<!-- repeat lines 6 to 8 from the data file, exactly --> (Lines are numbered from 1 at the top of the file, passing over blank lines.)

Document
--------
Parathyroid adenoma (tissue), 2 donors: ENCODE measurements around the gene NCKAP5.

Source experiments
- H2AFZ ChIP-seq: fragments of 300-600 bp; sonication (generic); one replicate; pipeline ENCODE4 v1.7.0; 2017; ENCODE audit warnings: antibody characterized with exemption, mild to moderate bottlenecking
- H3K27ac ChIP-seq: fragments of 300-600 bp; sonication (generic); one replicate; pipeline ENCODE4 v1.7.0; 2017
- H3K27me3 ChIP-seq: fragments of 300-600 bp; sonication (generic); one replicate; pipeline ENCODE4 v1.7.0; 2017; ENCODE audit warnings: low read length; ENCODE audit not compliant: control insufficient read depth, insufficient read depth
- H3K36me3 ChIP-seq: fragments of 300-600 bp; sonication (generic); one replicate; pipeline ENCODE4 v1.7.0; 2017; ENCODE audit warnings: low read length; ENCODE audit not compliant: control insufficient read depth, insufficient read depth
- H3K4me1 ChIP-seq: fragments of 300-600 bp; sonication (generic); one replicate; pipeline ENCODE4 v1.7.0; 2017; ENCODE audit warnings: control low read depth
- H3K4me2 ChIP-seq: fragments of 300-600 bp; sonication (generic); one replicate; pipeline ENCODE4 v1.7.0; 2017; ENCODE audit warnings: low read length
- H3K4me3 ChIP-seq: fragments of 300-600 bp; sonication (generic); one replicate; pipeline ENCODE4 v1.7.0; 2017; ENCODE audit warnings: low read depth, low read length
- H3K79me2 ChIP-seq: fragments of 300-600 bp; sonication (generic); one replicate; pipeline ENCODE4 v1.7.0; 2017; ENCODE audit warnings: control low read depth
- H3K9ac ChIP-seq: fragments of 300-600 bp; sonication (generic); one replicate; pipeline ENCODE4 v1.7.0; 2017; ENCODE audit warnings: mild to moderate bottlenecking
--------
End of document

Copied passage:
- H3K36me3 ChIP-seq: fragments of 300-600 bp; sonication (generic); one replicate; pipeline ENCODE4 v1.7.0; 2017; ENCODE audit warnings: low read length; ENCODE audit not compliant: control insufficient read depth, insufficient read depth
- H3K4me1 ChIP-seq: fragments of 300-600 bp; sonication (generic); one replicate; pipeline ENCODE4 v1.7.0; 2017; ENCODE audit warnings: control low read depth
- H3K4me2 ChIP-seq: fragments of 300-600 bp; sonication (generic); one replicate; pipeline ENCODE4 v1.7.0; 2017; ENCODE audit warnings: low read length